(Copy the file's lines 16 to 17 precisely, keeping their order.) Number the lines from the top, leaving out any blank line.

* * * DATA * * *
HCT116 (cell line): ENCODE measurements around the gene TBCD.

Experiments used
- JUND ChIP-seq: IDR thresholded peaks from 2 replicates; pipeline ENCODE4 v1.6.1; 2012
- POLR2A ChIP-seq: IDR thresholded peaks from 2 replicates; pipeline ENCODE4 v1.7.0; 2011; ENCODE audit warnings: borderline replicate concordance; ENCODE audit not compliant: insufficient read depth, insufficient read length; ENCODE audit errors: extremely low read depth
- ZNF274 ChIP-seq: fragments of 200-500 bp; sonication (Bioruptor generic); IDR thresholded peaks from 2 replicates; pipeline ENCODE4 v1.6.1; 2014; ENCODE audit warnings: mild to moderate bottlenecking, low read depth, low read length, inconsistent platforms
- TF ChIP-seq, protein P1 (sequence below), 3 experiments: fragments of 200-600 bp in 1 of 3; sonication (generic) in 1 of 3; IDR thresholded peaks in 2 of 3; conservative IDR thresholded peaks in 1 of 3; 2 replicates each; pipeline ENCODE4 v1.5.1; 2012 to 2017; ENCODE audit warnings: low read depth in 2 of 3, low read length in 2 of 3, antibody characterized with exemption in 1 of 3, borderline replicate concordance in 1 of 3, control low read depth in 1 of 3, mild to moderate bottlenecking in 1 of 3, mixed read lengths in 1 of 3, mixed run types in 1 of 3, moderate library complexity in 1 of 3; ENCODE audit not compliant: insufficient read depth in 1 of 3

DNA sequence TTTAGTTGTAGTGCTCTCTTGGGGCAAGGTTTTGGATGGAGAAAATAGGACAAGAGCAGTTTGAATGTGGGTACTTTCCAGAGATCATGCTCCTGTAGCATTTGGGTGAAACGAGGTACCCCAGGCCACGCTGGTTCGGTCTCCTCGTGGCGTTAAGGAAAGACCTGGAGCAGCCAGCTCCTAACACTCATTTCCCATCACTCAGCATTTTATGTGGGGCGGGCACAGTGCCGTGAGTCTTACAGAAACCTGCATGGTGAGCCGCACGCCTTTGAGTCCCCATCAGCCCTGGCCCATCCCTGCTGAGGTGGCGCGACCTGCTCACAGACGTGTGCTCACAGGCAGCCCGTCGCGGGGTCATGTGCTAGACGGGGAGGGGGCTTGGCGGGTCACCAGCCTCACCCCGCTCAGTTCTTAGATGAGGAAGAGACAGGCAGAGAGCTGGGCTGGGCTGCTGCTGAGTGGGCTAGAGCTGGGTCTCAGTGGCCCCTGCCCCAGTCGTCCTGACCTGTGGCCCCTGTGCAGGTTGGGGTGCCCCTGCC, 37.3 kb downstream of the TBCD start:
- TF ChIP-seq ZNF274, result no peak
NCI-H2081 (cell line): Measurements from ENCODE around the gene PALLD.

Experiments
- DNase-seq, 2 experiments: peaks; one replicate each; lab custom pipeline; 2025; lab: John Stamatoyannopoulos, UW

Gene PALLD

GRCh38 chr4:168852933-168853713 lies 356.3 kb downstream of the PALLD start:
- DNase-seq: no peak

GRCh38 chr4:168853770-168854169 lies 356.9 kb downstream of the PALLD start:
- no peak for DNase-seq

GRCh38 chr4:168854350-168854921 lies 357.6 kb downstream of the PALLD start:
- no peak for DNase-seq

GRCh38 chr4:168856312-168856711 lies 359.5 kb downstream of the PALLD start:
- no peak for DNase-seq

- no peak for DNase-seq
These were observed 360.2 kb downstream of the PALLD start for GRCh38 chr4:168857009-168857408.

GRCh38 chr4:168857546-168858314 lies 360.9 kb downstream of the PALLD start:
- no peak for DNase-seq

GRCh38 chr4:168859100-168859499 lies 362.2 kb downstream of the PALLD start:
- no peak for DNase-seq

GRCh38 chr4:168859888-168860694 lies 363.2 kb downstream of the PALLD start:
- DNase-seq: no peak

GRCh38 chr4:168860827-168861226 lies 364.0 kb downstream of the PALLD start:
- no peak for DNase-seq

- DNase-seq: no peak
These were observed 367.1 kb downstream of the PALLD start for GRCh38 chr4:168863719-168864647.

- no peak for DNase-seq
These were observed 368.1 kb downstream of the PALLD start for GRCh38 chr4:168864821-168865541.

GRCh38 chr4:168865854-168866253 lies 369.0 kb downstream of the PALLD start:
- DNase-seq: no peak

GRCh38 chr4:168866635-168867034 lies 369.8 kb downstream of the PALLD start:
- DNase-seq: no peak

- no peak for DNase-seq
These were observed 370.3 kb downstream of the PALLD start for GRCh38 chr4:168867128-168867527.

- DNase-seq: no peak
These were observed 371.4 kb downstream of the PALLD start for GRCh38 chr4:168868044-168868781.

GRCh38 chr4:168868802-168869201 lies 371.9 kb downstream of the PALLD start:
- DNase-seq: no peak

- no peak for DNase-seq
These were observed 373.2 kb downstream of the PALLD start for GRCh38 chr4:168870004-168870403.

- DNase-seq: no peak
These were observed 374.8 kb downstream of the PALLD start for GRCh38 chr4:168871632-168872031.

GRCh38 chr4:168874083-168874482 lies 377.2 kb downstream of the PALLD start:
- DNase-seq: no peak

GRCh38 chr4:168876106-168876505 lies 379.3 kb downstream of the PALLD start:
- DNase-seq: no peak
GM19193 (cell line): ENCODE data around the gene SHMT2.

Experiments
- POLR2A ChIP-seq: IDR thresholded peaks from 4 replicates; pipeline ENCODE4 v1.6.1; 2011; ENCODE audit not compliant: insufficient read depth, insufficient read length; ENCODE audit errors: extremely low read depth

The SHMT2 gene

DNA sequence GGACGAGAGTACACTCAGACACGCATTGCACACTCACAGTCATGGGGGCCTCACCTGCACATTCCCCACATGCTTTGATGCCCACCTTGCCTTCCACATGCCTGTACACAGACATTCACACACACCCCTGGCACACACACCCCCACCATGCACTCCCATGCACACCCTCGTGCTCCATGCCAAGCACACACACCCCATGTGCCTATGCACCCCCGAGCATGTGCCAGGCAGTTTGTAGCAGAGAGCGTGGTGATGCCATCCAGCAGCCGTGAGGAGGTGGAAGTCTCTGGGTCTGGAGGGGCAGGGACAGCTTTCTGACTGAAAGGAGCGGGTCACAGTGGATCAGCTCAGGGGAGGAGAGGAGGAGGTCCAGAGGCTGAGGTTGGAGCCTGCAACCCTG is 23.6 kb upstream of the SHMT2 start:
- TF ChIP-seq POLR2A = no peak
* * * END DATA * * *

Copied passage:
- no peak for DNase-seq

GRCh38 chr4:168854350-168854921 lies 357.6 kb downstream of the PALLD start: